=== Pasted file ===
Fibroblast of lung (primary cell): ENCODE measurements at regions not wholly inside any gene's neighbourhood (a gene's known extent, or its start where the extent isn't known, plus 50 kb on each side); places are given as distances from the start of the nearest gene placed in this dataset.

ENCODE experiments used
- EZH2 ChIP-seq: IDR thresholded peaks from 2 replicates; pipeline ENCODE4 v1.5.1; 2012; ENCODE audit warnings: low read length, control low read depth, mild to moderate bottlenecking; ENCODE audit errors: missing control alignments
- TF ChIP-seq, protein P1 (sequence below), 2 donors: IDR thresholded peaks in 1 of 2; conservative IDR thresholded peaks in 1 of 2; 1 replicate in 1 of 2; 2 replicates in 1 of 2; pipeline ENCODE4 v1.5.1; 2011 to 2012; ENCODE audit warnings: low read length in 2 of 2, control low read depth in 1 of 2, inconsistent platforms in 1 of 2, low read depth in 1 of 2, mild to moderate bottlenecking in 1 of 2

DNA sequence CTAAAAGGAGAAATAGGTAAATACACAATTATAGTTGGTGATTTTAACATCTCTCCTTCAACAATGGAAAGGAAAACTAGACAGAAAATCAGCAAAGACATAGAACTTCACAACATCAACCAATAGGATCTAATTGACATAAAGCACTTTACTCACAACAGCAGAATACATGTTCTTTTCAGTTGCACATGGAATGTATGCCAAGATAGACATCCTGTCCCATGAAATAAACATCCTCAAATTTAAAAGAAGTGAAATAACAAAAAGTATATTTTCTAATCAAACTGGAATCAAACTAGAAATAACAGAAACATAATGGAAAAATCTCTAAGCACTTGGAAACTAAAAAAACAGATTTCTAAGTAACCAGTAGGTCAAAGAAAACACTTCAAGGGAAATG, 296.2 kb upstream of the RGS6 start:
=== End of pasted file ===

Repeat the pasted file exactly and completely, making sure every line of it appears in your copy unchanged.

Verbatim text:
Fibroblast of lung (primary cell): ENCODE measurements at regions not wholly inside any gene's neighbourhood (a gene's known extent, or its start where the extent isn't known, plus 50 kb on each side); places are given as distances from the start of the nearest gene placed in this dataset.

ENCODE experiments used
- EZH2 ChIP-seq: IDR thresholded peaks from 2 replicates; pipeline ENCODE4 v1.5.1; 2012; ENCODE audit warnings: low read length, control low read depth, mild to moderate bottlenecking; ENCODE audit errors: missing control alignments
- TF ChIP-seq, protein P1 (sequence below), 2 donors: IDR thresholded peaks in 1 of 2; conservative IDR thresholded peaks in 1 of 2; 1 replicate in 1 of 2; 2 replicates in 1 of 2; pipeline ENCODE4 v1.5.1; 2011 to 2012; ENCODE audit warnings: low read length in 2 of 2, control low read depth in 1 of 2, inconsistent platforms in 1 of 2, low read depth in 1 of 2, mild to moderate bottlenecking in 1 of 2

DNA sequence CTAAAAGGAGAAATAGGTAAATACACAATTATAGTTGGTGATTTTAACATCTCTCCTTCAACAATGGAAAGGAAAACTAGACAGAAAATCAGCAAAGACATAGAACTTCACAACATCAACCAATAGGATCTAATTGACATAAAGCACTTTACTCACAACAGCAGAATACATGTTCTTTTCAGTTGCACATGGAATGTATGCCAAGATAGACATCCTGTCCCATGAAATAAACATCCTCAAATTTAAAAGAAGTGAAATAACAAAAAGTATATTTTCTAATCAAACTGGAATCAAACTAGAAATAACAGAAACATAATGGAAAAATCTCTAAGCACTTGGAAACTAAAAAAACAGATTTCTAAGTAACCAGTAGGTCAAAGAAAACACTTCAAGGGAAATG, 296.2 kb upstream of the RGS6 start: